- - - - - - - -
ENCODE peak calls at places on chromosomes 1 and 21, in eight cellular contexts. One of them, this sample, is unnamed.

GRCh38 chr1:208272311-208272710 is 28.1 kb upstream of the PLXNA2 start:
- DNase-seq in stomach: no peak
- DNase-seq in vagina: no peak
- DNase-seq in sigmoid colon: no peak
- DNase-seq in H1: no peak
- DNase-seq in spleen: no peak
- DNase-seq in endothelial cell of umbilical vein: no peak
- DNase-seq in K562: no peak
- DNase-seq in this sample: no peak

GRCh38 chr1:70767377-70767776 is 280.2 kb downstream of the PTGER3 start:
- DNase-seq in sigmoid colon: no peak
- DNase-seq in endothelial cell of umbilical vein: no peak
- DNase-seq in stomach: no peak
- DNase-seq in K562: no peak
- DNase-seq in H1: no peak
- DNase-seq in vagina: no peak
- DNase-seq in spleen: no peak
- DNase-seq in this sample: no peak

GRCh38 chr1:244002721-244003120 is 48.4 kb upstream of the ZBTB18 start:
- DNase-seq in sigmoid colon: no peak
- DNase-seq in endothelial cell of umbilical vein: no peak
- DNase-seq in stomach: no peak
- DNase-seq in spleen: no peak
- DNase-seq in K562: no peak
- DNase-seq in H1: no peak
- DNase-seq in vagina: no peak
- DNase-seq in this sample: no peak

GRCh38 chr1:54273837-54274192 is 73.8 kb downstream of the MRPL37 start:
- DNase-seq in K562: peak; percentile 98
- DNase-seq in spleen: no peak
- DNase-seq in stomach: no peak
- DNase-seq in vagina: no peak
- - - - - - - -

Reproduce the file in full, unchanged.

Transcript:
ENCODE peak calls at places on chromosomes 1 and 21, in eight cellular contexts. One of them, this sample, is unnamed.

GRCh38 chr1:208272311-208272710 is 28.1 kb upstream of the PLXNA2 start:
- DNase-seq in stomach: no peak
- DNase-seq in vagina: no peak
- DNase-seq in sigmoid colon: no peak
- DNase-seq in H1: no peak
- DNase-seq in spleen: no peak
- DNase-seq in endothelial cell of umbilical vein: no peak
- DNase-seq in K562: no peak
- DNase-seq in this sample: no peak

GRCh38 chr1:70767377-70767776 is 280.2 kb downstream of the PTGER3 start:
- DNase-seq in sigmoid colon: no peak
- DNase-seq in endothelial cell of umbilical vein: no peak
- DNase-seq in stomach: no peak
- DNase-seq in K562: no peak
- DNase-seq in H1: no peak
- DNase-seq in vagina: no peak
- DNase-seq in spleen: no peak
- DNase-seq in this sample: no peak

GRCh38 chr1:244002721-244003120 is 48.4 kb upstream of the ZBTB18 start:
- DNase-seq in sigmoid colon: no peak
- DNase-seq in endothelial cell of umbilical vein: no peak
- DNase-seq in stomach: no peak
- DNase-seq in spleen: no peak
- DNase-seq in K562: no peak
- DNase-seq in H1: no peak
- DNase-seq in vagina: no peak
- DNase-seq in this sample: no peak

GRCh38 chr1:54273837-54274192 is 73.8 kb downstream of the MRPL37 start:
- DNase-seq in K562: peak; percentile 98
- DNase-seq in spleen: no peak
- DNase-seq in stomach: no peak
- DNase-seq in vagina: no peak